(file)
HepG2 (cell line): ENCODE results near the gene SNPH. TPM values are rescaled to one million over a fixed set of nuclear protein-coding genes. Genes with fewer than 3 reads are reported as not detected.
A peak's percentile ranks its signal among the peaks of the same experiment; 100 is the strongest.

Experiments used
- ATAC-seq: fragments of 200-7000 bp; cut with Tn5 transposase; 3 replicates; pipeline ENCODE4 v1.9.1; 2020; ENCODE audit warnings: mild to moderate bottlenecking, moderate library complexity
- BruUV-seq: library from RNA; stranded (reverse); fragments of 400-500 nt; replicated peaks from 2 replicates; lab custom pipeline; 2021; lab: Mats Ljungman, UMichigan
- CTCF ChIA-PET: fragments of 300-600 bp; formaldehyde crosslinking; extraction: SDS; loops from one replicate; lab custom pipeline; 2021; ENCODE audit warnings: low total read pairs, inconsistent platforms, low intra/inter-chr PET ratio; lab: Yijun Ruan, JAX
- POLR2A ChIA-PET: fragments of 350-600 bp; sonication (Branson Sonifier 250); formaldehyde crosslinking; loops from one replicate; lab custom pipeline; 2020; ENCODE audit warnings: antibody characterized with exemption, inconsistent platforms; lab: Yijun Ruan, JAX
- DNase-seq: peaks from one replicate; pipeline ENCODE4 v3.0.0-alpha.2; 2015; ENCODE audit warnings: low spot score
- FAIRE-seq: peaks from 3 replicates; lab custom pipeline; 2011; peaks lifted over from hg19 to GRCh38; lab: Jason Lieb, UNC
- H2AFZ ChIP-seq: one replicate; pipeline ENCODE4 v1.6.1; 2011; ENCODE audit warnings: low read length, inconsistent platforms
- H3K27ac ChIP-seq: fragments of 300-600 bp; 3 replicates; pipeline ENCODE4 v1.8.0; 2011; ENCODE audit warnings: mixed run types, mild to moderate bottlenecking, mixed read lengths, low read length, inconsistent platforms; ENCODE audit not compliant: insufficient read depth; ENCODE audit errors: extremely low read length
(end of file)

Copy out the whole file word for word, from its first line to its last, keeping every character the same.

HepG2 (cell line): ENCODE results near the gene SNPH. TPM values are rescaled to one million over a fixed set of nuclear protein-coding genes. Genes with fewer than 3 reads are reported as not detected.
A peak's percentile ranks its signal among the peaks of the same experiment; 100 is the strongest.

Experiments used
- ATAC-seq: fragments of 200-7000 bp; cut with Tn5 transposase; 3 replicates; pipeline ENCODE4 v1.9.1; 2020; ENCODE audit warnings: mild to moderate bottlenecking, moderate library complexity
- BruUV-seq: library from RNA; stranded (reverse); fragments of 400-500 nt; replicated peaks from 2 replicates; lab custom pipeline; 2021; lab: Mats Ljungman, UMichigan
- CTCF ChIA-PET: fragments of 300-600 bp; formaldehyde crosslinking; extraction: SDS; loops from one replicate; lab custom pipeline; 2021; ENCODE audit warnings: low total read pairs, inconsistent platforms, low intra/inter-chr PET ratio; lab: Yijun Ruan, JAX
- POLR2A ChIA-PET: fragments of 350-600 bp; sonication (Branson Sonifier 250); formaldehyde crosslinking; loops from one replicate; lab custom pipeline; 2020; ENCODE audit warnings: antibody characterized with exemption, inconsistent platforms; lab: Yijun Ruan, JAX
- DNase-seq: peaks from one replicate; pipeline ENCODE4 v3.0.0-alpha.2; 2015; ENCODE audit warnings: low spot score
- FAIRE-seq: peaks from 3 replicates; lab custom pipeline; 2011; peaks lifted over from hg19 to GRCh38; lab: Jason Lieb, UNC
- H2AFZ ChIP-seq: one replicate; pipeline ENCODE4 v1.6.1; 2011; ENCODE audit warnings: low read length, inconsistent platforms
- H3K27ac ChIP-seq: fragments of 300-600 bp; 3 replicates; pipeline ENCODE4 v1.8.0; 2011; ENCODE audit warnings: mixed run types, mild to moderate bottlenecking, mixed read lengths, low read length, inconsistent platforms; ENCODE audit not compliant: insufficient read depth; ENCODE audit errors: extremely low read length